- Scott Burnside, NHL
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And so, we bid adieu to No. 68, the five-time NHL scoring champ, the whip-smart contrarian with a surprising sense of humor and a pretty darn good hockey player even now at age 36.
The alarmists in the hockey media -- and there is no shortage of them -- will suggest Jaromir Jagr's decision to turn his back on the NHL and return to Avangard Omsk, the Russian elite league team he played for during the 2004-05 lockout, will signal a flood of NHL talent jumping to the cash-soaked league.
If there's something Jagr is not, it's a trendsetter. He marches to his own beat and the beat told him when it became clear the New York Rangers had chosen a different path, his own path would take him to Omsk, not Edmonton or anywhere else in North America.
As anyone who has ever been to Russia in the dead of winter or even spoken to anyone who's ever been there when the sun disappears for days on end could attest, there will no more be a cavalcade of stars heading east than there will be a Stanley Cup parade in Toronto next spring. Unless you lament the absence of Alexander Perezhogin and Alexei Kaigorodov playing third- and fourth-line minutes for an NHL club near you, the eastward exodus is all fantasy, just like recent reports of Evgeni Malkin preparing to head back to Russia for a mountain of cash.
There may be money in Russia (just don't ask where it came from and don't complain if it doesn't get to you in an orderly fashion), but the hockey is hit-and-miss, even with Jagr creating headlines.
Have we seen the end of Jagr outside international competition? Who knows. Sources told ESPN.com on Friday that Jagr has a "no-out" clause, locking him into staying in Russia for the length of the deal -- at least two years with a third possible at Jagr's discretion. If that's the way it shakes down, we have likely seen the last of the big winger and there is a feeling of melancholy at seeing Jagr go.
Statistically, Jagr had one of his worst seasons ever with just 25 goals and 71 points in 2007-08, totals that prevented him from meeting triggers in his contract that would have kept him in New York for at least one more season. Yet, as the playoffs neared, Jagr became a force and was the team's best player down the stretch and through the two rounds of the playoffs.
Even when the Rangers fell behind the Pittsburgh Penguins 3-0 in the second round, we remember Jagr sitting in his dressing room stall at the team's practice facility, speaking passionately about believing in the Rangers' chances of defeating the Penguins and his desire to be part of history.
Even as the Jagr era in New York closed with the Rangers' signing of free-agent forward Markus Naslund on Thursday, there remained a number of interesting possibilities for Jagr. Edmonton was hungry for his experience and talent as part of a revamped Oilers offense. The Penguins, despite signing Miroslav Satan and Ruslan Fedotenko on Thursday, presumably could have found room for the former Pittsburgh star.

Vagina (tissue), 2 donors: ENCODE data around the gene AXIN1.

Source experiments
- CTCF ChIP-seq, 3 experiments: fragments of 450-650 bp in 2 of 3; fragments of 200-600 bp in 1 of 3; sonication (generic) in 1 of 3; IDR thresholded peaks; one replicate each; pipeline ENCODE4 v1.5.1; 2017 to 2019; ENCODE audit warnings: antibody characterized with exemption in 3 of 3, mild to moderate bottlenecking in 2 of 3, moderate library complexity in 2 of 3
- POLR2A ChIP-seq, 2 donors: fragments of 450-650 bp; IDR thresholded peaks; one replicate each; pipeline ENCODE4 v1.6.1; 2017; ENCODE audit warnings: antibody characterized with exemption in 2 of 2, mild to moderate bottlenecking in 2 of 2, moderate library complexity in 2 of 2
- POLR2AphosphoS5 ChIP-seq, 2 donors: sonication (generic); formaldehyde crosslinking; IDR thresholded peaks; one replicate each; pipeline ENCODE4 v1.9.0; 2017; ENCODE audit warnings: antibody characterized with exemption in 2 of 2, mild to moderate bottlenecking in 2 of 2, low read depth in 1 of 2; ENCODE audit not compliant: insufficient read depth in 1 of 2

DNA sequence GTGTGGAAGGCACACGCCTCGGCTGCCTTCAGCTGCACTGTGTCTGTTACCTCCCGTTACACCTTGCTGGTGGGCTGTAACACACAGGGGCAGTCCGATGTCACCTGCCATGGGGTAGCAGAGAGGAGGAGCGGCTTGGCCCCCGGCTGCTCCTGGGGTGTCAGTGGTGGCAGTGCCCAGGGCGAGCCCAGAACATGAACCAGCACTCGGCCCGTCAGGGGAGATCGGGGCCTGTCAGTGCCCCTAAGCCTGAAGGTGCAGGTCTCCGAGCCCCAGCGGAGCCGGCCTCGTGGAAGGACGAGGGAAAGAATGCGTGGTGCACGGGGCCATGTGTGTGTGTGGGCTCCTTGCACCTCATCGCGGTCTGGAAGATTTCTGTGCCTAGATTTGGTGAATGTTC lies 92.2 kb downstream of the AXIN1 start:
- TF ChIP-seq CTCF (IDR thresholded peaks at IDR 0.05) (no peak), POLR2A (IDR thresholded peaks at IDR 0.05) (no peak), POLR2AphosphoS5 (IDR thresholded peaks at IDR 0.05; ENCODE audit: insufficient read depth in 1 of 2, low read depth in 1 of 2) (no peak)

But if it wasn't New York, it wasn't going to be anywhere for Jagr. If he stays with Omsk for the full three years, a source told ESPN.com that Jagr could collect $35 million (U.S.) over the life of the deal.
In an interview with Larry Brooks of the New York Post on Thursday, Jagr ended his conversation by saying: "And I also want to say to the people like Mike Milbury, who made their living by criticizing me all the time, that they can kiss my [butt]."
It was vintage Jagr.
The Rangers and their fans saw Jagr at his best. When few gave the Rangers any chance of being close to the postseason coming out of the lockout, Jagr guaranteed a playoff berth. Jagr turned in a virtuoso 123-point performance that saw him finish second to San Jose's Joe Thornton in NHL scoring and Hart Trophy voting.
It was great fun.
But last summer, as the Rangers tried to find the pieces that would propel them from playoff lock to Cup contender, they inadvertently altered the chemistry in their dressing room as it related to Jagr.
By signing Scott Gomez and Chris Drury to long-term deals, they shifted the balance of power and it never was quite right again at Madison Square Garden. This isn't about egos -- Jagr having to share the stage with the two talented and personable centers -- but about dynamics.
Jagr worked in almost perfect harmony with center Michael Nylander the first two years after the lockout. The understated Nylander was a casualty of the Gomez/Drury signings and Jagr never found his rhythm with either center, finishing the season playing mostly with Brandon Dubinsky.
The Rangers were somewhere between Jagr's team and the future, and while they advanced to the second round for the second straight season, they were no match for Pittsburgh and its clearly defined pecking order of Sidney Crosby, Malkin, Marian Hossa and the rest.
With Jagr gone, the page has been turned in New York.
Will it work? Zherdev is unpredictable and Naslund over the past few seasons has shown little resemblance to the player he was. But the makings are there.
We suggested at the trade deadline that the Rangers might be further ahead by trading Jagr, bound for unrestricted free agency, in an effort to speed up this evolutionary process. Although the Rangers and their fans will miss Jagr by the time next spring rolls around, they may be a much better team despite his absence.
After all, that's what letting Jagr walk away was all about, right?
Scott Burnside is the NHL writer for ESPN.com.
Jaromir Jagr's move to Russia doesn't mean more NHLers will jump to Europe. His move wasn't about ego. It was about the veteran forward seeing the writing on the wall and continuing to march to his own beat.